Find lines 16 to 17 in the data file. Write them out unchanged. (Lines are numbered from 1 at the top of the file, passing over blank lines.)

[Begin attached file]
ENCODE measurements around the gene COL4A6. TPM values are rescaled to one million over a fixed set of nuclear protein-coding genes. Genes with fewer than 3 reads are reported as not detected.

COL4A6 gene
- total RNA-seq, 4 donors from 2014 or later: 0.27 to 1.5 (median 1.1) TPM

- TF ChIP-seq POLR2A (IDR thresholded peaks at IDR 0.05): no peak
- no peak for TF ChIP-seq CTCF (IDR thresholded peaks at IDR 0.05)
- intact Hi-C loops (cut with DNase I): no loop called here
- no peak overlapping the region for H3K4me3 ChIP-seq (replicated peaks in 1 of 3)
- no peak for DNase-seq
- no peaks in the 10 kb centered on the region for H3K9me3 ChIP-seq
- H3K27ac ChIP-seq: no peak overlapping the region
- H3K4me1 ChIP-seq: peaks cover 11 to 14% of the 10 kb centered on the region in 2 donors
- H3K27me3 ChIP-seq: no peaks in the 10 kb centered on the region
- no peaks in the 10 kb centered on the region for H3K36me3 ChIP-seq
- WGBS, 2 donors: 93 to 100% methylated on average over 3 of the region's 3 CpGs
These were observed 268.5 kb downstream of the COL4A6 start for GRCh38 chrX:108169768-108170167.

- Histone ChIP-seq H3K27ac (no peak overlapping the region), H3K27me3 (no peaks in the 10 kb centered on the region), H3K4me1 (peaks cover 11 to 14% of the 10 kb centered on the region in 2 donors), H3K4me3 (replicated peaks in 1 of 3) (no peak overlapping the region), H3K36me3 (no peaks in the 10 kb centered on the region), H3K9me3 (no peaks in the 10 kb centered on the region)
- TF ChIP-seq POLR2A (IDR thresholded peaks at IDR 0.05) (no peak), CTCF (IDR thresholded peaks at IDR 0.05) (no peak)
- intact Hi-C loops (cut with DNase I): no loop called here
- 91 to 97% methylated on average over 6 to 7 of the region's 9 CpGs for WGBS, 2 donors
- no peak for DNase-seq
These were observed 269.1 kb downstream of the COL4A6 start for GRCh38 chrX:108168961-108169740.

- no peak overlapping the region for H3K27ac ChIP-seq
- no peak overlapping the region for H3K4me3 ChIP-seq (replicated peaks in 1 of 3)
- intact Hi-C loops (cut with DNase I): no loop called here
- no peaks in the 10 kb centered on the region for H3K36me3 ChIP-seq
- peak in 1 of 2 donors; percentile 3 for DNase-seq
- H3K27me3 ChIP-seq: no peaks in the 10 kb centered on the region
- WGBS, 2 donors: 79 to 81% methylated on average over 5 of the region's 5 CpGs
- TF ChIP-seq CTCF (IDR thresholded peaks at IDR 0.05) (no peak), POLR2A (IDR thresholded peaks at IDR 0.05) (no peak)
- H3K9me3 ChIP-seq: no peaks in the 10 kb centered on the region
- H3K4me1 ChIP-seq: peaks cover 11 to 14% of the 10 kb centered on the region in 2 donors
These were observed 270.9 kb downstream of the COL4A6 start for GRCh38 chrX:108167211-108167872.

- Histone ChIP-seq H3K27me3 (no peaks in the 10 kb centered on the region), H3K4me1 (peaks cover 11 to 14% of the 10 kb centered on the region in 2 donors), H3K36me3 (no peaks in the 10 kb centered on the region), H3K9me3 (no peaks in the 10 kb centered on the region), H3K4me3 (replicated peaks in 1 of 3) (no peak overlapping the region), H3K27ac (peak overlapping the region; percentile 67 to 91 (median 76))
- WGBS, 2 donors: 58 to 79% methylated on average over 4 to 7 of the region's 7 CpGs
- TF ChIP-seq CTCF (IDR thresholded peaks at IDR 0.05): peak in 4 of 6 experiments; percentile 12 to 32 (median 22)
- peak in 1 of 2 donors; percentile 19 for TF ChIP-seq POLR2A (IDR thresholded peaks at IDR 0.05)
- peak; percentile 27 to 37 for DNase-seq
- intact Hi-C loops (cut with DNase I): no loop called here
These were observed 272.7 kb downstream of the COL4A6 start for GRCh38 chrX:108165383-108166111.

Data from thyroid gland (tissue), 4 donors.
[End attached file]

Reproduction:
- Histone ChIP-seq H3K27ac (no peak overlapping the region), H3K27me3 (no peaks in the 10 kb centered on the region), H3K4me1 (peaks cover 11 to 14% of the 10 kb centered on the region in 2 donors), H3K4me3 (replicated peaks in 1 of 3) (no peak overlapping the region), H3K36me3 (no peaks in the 10 kb centered on the region), H3K9me3 (no peaks in the 10 kb centered on the region)
- TF ChIP-seq POLR2A (IDR thresholded peaks at IDR 0.05) (no peak), CTCF (IDR thresholded peaks at IDR 0.05) (no peak)